Social constructionism, on the other hand, concentrates on design studies. The ambition is to open up the "black box" of technical innovation and take a look at what is going on inside. Once inside, the determinists’ claim – that all the contents are purely technical – is discredited. It is very much a question of social interests (see Latour & Woolgar 1986). Technologists, it is argued, do not search for "the one best technical solution", but struggle to get their socially biased interpretations of what a technology should do to stick with that technology. Conflicts can either be settled through reasoned negotiations (which leads to a mutual understanding of technological designs) or one interest (or alliance of interests) is powerful enough to overrun the opposition. Either way, the impacts of technology on society are decided long before those impacts are experienced and lived by everyday people. In consequence, the constructionists argue, the phenomenological methodology of technological determinism (i. e. the study of how concrete technical designs structure peoples’ social experiences and habits) is flawed, since it simply is not possible to pinpoint the exact cause of what is being observed. The determinist thinks it has something to do with the configuration of the technology, but the root-cause is the pattern of social interests that make a particular technical configuration possible in the first place.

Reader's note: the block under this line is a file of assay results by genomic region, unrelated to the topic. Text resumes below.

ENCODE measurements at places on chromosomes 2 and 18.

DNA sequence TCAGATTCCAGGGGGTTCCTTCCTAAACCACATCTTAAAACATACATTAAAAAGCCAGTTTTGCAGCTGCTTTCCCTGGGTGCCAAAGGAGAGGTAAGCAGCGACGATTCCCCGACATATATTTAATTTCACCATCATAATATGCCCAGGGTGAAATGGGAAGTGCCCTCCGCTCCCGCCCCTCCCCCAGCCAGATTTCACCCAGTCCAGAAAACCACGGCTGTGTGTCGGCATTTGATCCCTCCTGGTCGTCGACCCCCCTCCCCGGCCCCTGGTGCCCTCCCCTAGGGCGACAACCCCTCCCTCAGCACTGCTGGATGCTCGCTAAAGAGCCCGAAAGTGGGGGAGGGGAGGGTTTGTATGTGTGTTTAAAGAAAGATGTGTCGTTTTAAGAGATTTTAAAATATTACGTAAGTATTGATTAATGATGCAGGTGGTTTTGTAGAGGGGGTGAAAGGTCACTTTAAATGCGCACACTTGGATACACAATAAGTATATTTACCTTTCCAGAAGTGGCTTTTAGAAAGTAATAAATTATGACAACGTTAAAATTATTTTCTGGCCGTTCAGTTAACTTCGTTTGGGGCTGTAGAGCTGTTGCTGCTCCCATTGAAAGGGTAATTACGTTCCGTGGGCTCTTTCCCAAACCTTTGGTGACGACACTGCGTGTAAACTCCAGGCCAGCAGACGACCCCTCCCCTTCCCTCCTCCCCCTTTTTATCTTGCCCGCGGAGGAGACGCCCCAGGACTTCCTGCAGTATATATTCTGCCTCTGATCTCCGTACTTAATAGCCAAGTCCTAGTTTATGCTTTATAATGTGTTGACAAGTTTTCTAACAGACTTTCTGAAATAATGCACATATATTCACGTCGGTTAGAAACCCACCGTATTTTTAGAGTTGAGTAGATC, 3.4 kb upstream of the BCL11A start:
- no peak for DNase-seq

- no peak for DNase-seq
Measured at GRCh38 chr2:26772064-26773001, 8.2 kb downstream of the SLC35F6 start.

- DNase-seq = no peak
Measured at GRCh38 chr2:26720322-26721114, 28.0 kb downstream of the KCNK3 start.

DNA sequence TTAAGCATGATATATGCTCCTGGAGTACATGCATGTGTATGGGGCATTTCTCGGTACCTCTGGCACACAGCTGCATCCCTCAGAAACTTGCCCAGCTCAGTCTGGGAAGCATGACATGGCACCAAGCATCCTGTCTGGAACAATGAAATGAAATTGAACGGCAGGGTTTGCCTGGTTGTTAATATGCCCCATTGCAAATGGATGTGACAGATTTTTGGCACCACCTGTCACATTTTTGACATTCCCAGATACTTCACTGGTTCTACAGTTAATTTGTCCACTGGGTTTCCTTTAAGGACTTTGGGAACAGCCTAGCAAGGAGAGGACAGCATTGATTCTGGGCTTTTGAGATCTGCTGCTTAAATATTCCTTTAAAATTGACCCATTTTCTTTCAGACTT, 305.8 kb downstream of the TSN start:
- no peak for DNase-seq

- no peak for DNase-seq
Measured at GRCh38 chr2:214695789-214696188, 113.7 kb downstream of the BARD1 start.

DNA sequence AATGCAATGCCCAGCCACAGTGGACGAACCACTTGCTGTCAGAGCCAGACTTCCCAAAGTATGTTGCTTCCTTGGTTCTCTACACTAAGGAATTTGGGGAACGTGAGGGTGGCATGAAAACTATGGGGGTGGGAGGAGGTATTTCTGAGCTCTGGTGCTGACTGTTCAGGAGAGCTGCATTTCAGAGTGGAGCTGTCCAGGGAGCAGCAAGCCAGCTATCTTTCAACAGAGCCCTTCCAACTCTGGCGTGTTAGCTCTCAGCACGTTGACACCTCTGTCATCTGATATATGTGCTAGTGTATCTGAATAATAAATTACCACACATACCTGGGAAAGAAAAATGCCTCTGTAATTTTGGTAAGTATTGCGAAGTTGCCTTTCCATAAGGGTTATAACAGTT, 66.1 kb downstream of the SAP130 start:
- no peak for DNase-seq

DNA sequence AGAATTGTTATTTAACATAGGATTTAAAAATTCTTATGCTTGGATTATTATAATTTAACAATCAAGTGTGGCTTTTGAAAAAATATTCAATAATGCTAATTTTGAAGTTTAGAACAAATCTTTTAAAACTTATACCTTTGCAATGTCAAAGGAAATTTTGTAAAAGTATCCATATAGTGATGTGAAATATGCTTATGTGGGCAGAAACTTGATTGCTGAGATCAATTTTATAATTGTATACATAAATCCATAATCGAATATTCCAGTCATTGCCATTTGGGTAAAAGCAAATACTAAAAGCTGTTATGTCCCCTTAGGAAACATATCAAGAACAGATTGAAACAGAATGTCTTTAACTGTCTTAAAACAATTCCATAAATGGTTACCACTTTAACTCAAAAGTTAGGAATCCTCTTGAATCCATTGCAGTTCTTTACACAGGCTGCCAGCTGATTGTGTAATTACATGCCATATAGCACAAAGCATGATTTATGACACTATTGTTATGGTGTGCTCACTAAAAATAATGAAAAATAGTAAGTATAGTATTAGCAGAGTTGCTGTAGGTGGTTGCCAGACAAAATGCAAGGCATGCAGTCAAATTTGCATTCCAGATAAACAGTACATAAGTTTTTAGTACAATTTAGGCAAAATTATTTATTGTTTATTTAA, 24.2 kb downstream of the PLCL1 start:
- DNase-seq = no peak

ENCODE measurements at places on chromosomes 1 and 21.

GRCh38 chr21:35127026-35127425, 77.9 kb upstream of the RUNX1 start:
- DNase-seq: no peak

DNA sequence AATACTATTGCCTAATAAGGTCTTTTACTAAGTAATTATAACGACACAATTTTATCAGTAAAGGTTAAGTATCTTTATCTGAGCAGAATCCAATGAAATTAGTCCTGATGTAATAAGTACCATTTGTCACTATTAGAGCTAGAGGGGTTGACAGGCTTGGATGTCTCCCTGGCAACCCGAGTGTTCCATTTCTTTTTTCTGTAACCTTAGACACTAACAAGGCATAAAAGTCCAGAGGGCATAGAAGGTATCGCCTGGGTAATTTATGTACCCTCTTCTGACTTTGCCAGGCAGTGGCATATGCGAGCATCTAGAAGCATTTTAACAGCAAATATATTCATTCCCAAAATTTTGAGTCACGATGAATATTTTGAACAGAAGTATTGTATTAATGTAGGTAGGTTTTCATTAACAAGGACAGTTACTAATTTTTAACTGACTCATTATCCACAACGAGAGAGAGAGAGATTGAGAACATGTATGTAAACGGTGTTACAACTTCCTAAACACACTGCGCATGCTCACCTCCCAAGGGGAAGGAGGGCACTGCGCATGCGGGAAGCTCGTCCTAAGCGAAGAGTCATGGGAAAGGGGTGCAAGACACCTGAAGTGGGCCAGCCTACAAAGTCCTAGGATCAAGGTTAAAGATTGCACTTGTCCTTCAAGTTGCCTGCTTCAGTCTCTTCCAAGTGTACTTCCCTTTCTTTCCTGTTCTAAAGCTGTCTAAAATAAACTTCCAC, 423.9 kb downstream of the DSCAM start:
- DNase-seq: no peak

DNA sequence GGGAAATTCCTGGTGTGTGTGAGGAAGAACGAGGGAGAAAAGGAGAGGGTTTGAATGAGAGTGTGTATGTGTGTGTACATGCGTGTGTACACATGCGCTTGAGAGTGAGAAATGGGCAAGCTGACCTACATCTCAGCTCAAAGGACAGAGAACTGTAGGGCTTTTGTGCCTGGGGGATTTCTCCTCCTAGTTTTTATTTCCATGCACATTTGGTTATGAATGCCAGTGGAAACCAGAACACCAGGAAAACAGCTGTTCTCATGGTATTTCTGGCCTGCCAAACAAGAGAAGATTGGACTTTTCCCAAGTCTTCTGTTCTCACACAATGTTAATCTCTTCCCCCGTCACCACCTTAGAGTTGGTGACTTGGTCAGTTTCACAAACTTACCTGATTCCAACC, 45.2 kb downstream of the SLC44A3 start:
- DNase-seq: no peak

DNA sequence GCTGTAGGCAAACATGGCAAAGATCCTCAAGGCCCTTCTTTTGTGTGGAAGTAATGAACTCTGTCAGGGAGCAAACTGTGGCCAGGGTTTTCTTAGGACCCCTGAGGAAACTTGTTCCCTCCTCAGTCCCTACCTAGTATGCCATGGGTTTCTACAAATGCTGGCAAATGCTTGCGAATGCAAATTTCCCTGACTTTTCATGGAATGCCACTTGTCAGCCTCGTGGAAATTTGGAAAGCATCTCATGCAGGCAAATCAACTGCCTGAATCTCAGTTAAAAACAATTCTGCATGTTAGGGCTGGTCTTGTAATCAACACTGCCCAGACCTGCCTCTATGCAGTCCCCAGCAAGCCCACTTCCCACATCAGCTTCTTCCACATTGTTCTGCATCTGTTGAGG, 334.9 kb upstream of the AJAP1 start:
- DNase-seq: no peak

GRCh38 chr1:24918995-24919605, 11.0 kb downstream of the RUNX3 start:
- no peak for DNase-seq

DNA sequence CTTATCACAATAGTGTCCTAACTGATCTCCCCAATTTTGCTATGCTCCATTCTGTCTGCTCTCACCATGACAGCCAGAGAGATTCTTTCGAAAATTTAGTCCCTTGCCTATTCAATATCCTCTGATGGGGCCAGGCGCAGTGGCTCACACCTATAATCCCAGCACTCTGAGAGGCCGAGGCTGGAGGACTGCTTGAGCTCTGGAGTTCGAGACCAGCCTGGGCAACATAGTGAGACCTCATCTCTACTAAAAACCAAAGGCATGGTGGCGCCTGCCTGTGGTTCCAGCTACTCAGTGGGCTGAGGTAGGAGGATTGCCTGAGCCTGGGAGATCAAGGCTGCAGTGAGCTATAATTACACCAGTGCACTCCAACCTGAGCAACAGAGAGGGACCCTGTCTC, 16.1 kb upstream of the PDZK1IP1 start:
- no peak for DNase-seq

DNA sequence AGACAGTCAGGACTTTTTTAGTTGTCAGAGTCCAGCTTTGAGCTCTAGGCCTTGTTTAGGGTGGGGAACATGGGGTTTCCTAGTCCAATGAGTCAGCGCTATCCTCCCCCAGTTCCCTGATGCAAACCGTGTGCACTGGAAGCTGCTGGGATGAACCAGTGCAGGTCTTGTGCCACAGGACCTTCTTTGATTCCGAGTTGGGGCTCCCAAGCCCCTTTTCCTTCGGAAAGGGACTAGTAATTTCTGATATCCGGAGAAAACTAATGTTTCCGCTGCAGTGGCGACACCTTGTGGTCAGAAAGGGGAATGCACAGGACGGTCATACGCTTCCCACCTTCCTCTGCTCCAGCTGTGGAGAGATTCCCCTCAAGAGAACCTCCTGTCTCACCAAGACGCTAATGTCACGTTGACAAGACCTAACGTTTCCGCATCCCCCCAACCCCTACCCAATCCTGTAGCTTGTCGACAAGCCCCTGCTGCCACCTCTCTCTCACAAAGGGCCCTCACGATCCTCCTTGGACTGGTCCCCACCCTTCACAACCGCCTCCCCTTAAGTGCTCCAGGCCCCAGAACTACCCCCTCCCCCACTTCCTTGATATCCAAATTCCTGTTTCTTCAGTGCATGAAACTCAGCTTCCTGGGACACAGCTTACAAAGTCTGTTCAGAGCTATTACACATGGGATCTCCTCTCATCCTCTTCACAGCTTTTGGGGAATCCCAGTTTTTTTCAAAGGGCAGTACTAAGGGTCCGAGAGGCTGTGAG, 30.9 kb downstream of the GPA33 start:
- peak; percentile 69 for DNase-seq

We recognise the importance of the constructionist argument: we do need to understand how a technology is designed. Nonetheless, constructionists tend to overfocus on contested issues – usually the parts of a technology where uncertainty rules – while little is said about non-decisions (the parts that are not socially contested). In this way, they create an image of innovation processes as ground-breaking and isolated acts of socio-technical ingenuity. However, innovation processes do not somehow unfold within an uncontaminated bubble; they are, to a considerable extent, determined by pre-existing techno-scientific knowledge; by what is technically possible and by what are widely held to be the appropriate ways of dealing with a problem (Cole 1992; Kuhn 1970). These factors often force technological developments down trajectories (or chreods [meaning "necessary paths"], as they are sometimes called [Waddington 1957]), which means that a technology evolves into entrenched shapes and forms: forms that are palpably "there", and not easily moved somewhere else. Even if some constructionist theories (the SCOT [social construction of technology] perspective [see Bijker 1995] and actor-network theory [see Callon 1987], for example) do recognise these objections, they pay little attention to the ramifications. Entrenchment, which constructionists tend to overlook (Woolgar 1991), exposes the shallowness of the interpretive flexibility argument because technology has the ability to structure behaviour and social relations, sometimes in unanticipated ways, that often become permanent features of social life, resulting, of course, in interpretive inflexibility: technology is not always what we planned it to be and there is not a damn lot we can do about it. Consequently, the most intriguing aspects of a technology are not settled in the laboratory among groups of technologists (or other interested parties) who are supposed to carefully plan its future social effects (this would need a sensationally accurate piece of social forecasting, rendering the social scientist, who is scarcely able to track a technology’s effects long after they have happened, obsolete) but by the way technology re-arranges the social conditions for its successful use.